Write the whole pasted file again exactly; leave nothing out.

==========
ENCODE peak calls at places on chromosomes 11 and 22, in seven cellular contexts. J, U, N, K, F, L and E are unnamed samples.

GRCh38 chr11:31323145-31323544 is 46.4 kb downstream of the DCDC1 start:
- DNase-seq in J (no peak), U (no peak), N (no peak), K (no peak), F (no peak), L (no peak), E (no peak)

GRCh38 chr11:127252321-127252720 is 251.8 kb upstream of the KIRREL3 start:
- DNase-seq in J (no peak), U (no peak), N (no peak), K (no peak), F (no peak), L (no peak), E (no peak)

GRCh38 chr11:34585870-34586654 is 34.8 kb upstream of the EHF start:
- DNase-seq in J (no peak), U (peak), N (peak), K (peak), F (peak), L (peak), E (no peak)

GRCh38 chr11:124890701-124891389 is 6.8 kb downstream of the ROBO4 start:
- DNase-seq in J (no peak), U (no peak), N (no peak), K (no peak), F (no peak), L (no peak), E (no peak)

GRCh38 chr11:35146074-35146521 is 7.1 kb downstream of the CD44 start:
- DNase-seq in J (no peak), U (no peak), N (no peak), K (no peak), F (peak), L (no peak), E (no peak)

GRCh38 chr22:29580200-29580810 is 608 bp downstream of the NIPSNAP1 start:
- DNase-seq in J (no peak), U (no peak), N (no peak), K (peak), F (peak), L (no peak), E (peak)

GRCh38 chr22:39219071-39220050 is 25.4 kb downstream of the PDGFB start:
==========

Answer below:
ENCODE peak calls at places on chromosomes 11 and 22, in seven cellular contexts. J, U, N, K, F, L and E are unnamed samples.

GRCh38 chr11:31323145-31323544 is 46.4 kb downstream of the DCDC1 start:
- DNase-seq in J (no peak), U (no peak), N (no peak), K (no peak), F (no peak), L (no peak), E (no peak)

GRCh38 chr11:127252321-127252720 is 251.8 kb upstream of the KIRREL3 start:
- DNase-seq in J (no peak), U (no peak), N (no peak), K (no peak), F (no peak), L (no peak), E (no peak)

GRCh38 chr11:34585870-34586654 is 34.8 kb upstream of the EHF start:
- DNase-seq in J (no peak), U (peak), N (peak), K (peak), F (peak), L (peak), E (no peak)

GRCh38 chr11:124890701-124891389 is 6.8 kb downstream of the ROBO4 start:
- DNase-seq in J (no peak), U (no peak), N (no peak), K (no peak), F (no peak), L (no peak), E (no peak)

GRCh38 chr11:35146074-35146521 is 7.1 kb downstream of the CD44 start:
- DNase-seq in J (no peak), U (no peak), N (no peak), K (no peak), F (peak), L (no peak), E (no peak)

GRCh38 chr22:29580200-29580810 is 608 bp downstream of the NIPSNAP1 start:
- DNase-seq in J (no peak), U (no peak), N (no peak), K (peak), F (peak), L (no peak), E (peak)

GRCh38 chr22:39219071-39220050 is 25.4 kb downstream of the PDGFB start: